Letters: Maui Residents Discuss Rights of Landlords and Tenants, Homeless, COVID-19 and Retirement of Chief Faaumu
Director of Hawaiʻi High Intensity Drug Trafficking Area (HIDTA) Praises Retiring Maui Police Chief Faaumu
As Maui Police Department Police Chief Tivoli Faaumu retires, the Hawai’i High Intensity Drug Trafficking Area (HIDTA, a drug enforcement support program under the Executive Office of the President) extends its warmest farewell and gratitude to Chief Faaumu for his dedication to the HIDTA membership, consisting of Hawaiʻi’s federal, state and local law enforcement leaders.
Chief Faaumu and his fellow police chiefs representing the High Intensity Drug Trafficking Program were able to leverage HIDTA funds for local drug interdiction operatives, all the while maintaining a close bond to their federal law enforcement counterparts. The strength of the HIDTA program is maintaining a multi-agency partnership in Hawaiʻi, which acts as a force-multiplier in statewide, interstate and international narcotic interdiction efforts. Chief Faaumu continued Maui Police Department’s tradition of working together with all agencies in Hawaiʻi’s criminal justice system.
Hawaiʻi’s police chiefs are unified under the Police Chiefs of Hawaiʻi Association, and Chief Faaumu and his fellow chiefs developed the Hawaiʻi State Opioid Initiative, Law Enforcement Organization (LEO) and First Responder Working Group (Chaired by Chief Faaumu). These chiefs and first responder leaders (and with the assistance of Maui resident Valerie Matsunaga) were able to apply this initiative’s subsidy to acquire Narcan (a medicine to reverse the effect of a dangerous fentanyl exposure) for their police officers; strengthen forensic pathology data analysis relating to drug related deaths in Hawaiʻi; and educate community service providers on opioid abuse.
Police officers usually are the first to be in contact with those with drug problems and mental health issues, and so the Working Group, under the direction of Ms. Matsunaga, produced a CARE Hotline Card (with a 24/7 live phone contact number) for police to give to those who need a reference for help.
Our warm wishes to Chief Faaumu and his wife Debbie. — Gary Yabuta, Director, Hawaiʻi HIDTA
Whoʻs Looking Out for Landlords When Tenants Donʻt Pay?
People of Hawai’i who have rentals and are still paying mortgages beware when renting to anyone that called you aunty. Even with a 45-day court notice, you still have to go to court to remove tenants to sell your home. I went 3 months with no rent and had a trashed house and yard. I had to get a repossession order so I could enter my own property. Now they are squatting. There’s nothing in place to protect home owners from foreclosure due to non payment. Who’s watching out for landlords? — Mar Mattos, Makawao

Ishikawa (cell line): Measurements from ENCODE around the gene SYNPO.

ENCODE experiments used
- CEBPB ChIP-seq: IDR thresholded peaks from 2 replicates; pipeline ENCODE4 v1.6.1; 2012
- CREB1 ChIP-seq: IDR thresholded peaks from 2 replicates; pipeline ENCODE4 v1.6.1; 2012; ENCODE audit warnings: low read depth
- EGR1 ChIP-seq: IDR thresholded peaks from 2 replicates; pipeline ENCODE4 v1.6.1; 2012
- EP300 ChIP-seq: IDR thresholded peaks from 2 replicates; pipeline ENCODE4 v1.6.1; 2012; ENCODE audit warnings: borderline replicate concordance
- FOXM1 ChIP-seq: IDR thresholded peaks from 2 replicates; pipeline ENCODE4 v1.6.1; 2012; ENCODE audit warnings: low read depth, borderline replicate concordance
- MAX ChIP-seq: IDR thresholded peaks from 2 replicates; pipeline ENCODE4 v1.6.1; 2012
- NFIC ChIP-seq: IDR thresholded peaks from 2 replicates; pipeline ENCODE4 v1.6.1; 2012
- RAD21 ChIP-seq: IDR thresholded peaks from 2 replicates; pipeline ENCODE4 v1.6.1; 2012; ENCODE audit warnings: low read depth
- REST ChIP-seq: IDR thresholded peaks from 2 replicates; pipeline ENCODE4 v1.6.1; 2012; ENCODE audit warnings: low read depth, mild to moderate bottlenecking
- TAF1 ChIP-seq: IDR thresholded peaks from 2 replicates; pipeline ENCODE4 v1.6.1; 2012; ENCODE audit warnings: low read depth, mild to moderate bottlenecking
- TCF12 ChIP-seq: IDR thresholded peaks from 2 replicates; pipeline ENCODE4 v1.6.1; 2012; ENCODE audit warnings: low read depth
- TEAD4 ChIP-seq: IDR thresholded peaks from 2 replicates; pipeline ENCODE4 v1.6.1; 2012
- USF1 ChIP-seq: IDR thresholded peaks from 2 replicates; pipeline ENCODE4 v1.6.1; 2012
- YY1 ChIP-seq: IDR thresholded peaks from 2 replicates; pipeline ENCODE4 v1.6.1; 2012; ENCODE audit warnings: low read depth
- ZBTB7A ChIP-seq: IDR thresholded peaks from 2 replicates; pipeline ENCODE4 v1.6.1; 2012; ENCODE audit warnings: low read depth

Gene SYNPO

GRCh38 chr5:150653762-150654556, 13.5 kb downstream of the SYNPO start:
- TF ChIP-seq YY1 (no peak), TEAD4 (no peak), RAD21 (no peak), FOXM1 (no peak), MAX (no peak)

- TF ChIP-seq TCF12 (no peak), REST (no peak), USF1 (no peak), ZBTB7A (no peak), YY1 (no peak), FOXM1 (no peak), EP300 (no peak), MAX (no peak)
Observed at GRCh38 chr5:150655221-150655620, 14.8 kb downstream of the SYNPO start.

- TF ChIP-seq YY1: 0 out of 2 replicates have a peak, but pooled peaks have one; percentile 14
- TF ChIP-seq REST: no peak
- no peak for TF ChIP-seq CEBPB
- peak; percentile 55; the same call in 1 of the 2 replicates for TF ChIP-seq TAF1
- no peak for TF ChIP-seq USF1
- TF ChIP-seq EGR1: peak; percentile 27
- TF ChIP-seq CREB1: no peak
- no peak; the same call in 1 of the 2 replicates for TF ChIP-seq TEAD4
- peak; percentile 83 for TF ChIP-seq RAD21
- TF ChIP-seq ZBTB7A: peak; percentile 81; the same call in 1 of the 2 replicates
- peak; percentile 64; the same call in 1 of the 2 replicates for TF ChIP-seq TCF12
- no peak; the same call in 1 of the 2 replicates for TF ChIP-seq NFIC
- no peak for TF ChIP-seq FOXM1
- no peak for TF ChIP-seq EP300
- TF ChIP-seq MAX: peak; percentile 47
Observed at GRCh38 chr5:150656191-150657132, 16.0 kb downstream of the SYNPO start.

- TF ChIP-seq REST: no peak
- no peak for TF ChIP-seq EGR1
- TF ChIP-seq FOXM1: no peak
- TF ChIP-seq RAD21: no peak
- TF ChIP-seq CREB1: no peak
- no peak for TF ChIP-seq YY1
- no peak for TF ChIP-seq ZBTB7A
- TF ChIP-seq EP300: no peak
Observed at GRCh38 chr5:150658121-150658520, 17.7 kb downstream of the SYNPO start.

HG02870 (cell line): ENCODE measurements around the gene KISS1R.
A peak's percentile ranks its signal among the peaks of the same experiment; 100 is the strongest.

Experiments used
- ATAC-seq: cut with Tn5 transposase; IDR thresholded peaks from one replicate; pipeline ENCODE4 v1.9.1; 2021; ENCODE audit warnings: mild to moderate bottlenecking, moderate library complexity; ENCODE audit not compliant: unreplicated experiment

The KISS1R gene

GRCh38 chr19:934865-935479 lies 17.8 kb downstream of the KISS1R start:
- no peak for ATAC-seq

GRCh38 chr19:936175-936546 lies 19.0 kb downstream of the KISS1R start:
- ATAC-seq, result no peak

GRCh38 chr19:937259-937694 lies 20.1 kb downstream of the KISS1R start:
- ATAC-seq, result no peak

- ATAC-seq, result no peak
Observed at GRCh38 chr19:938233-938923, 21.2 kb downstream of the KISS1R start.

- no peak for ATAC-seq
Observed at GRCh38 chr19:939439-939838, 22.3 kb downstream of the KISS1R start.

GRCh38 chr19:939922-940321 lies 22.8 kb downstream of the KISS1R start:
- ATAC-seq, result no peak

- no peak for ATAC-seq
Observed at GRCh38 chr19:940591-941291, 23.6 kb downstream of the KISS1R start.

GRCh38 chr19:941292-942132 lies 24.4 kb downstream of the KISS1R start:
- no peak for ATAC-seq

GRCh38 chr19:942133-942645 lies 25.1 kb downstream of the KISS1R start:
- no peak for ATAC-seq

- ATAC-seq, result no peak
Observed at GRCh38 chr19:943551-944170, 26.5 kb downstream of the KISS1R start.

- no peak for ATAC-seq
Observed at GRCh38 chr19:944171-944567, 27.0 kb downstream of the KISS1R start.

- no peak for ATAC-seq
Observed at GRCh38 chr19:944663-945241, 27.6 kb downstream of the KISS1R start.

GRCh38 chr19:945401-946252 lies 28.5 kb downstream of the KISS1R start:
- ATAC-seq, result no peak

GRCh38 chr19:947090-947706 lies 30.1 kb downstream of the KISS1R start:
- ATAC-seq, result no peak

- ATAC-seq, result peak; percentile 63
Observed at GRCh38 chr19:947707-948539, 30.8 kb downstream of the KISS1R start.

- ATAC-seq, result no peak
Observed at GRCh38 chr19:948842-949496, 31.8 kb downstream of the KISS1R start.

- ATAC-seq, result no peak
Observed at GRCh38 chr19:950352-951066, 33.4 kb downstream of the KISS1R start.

Whoʻs Looking Out for Tenants Who Have Paid?
I am a single mother of three, with two of my children adults at ages 20 and 22. We have a HUD voucher and have been at our rental unit for two years. Our landlord has received rental payment during the entire pandemic. Our landlord let us go without water for weeks and days at a time.
Our landlord sent me an eviction notice on Jan. 1, 2021. We are past our eviction date as of Feb. 14 and still can not find suitable three bedroom housing for a family of four on Maui.
We live in the flood zone on Oili Road and due to rains and floods the septic tank has saturated the grounds and the landlord refuses to have it pumped because they want us out now and have known about septic issues via property manager for months.
I feel highly discriminated against as they will NOT give us a price to buy home simply stated in a text “because we donʻt like each other. She is refusing to sell me the home. I donʻt believe what they are doing is in their legal rights as landlords. — Jenny Bentley, Haʻikū
County Should Do More To Help Homeless on Road to Kanahā Beach Park
I drove through hell recently. You know, the stretch of Ka’a road between the sewer plant and Kanahā Beach Park. I counted 88 homeless vehicles with folks living in them and 10 burned out uninhabited ones. Both sides of the road people are living, spreading COVID, defecating and urinating right there on the side of the road.
The place, the people, obviously forgotten by our mayor, who is sure to be too busy allowing more tourists in. I am sad for the homeless but also for the person who requires an ambulance or any EMS at the beach for if they are coming from the hospital area they must slow way down to one lane of traffic to avoid hitting someone looped on crack.
Isn’t Maui better than this? Where are our leaders? — Matt Andrews, Makawao
New Restrictions Needed to Deal with Rise of COVID-19 Cases on Maui
WHAT IS GOING ON WITH COVID??? Maui seems to now be the COVID-19 epicenter for the state of Hawaiʻi! We have more new cases per capita than even Oʻahu. Mr. [Mayor Michael] Victorino, take a ride over to Lahaina and see the hoards of tourists NOT wearing masks and NOT practicing social distancing. Please do your job.
New restrictions are necessary to protect your constituents and all the residents of Maui. It seems as if only tourists matter. Business as usual. We need to go back to quarantine periods to get this back under control. Aloha. — Shelly Mack, Wailuku
Why Still Require Maui Residents To Take $150 COVID-19 Test to Return from Oʻahu?
Can we have an explanation from the mayor why Maui County is last in vaccine availability out of all the counties of Hawaiʻi? And I would like to know why we need a $150 dollar test to fly back from Oʻahu to Maui when a less expensive one would be adequate. Keep in mind percentage wise, Maui County has a much higher rate of infection than Oʻahu, they should be requiring a test before we go to Oʻahu if anything. Time to stop it. It is too expensive and is not helping anything Mr. Victorino. — Robert Raimo, Kīhei